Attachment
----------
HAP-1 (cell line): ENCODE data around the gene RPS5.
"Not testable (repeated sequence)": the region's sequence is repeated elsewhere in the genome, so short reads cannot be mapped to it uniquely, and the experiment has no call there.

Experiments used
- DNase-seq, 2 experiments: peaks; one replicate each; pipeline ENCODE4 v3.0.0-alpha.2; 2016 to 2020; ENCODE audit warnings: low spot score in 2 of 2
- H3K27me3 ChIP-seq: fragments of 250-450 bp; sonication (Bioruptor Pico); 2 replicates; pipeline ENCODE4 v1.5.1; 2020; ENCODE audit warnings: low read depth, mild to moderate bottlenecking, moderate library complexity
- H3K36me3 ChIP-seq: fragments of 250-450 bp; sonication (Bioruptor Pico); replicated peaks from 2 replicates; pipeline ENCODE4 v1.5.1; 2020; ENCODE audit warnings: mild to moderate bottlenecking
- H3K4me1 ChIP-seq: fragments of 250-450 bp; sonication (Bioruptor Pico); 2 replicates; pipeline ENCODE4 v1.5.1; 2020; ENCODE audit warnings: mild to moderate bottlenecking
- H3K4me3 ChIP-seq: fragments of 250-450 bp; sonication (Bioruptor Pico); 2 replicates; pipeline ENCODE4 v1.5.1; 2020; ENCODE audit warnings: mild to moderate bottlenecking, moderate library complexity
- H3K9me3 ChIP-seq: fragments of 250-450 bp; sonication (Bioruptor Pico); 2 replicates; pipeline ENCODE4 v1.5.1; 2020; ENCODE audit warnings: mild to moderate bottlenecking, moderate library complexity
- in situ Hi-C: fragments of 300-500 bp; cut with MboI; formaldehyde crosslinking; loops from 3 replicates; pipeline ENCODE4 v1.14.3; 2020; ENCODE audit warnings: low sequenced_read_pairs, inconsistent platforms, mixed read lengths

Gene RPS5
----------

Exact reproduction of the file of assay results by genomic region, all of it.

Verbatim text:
HAP-1 (cell line): ENCODE data around the gene RPS5.
"Not testable (repeated sequence)": the region's sequence is repeated elsewhere in the genome, so short reads cannot be mapped to it uniquely, and the experiment has no call there.

Experiments used
- DNase-seq, 2 experiments: peaks; one replicate each; pipeline ENCODE4 v3.0.0-alpha.2; 2016 to 2020; ENCODE audit warnings: low spot score in 2 of 2
- H3K27me3 ChIP-seq: fragments of 250-450 bp; sonication (Bioruptor Pico); 2 replicates; pipeline ENCODE4 v1.5.1; 2020; ENCODE audit warnings: low read depth, mild to moderate bottlenecking, moderate library complexity
- H3K36me3 ChIP-seq: fragments of 250-450 bp; sonication (Bioruptor Pico); replicated peaks from 2 replicates; pipeline ENCODE4 v1.5.1; 2020; ENCODE audit warnings: mild to moderate bottlenecking
- H3K4me1 ChIP-seq: fragments of 250-450 bp; sonication (Bioruptor Pico); 2 replicates; pipeline ENCODE4 v1.5.1; 2020; ENCODE audit warnings: mild to moderate bottlenecking
- H3K4me3 ChIP-seq: fragments of 250-450 bp; sonication (Bioruptor Pico); 2 replicates; pipeline ENCODE4 v1.5.1; 2020; ENCODE audit warnings: mild to moderate bottlenecking, moderate library complexity
- H3K9me3 ChIP-seq: fragments of 250-450 bp; sonication (Bioruptor Pico); 2 replicates; pipeline ENCODE4 v1.5.1; 2020; ENCODE audit warnings: mild to moderate bottlenecking, moderate library complexity
- in situ Hi-C: fragments of 300-500 bp; cut with MboI; formaldehyde crosslinking; loops from 3 replicates; pipeline ENCODE4 v1.14.3; 2020; ENCODE audit warnings: low sequenced_read_pairs, inconsistent platforms, mixed read lengths

Gene RPS5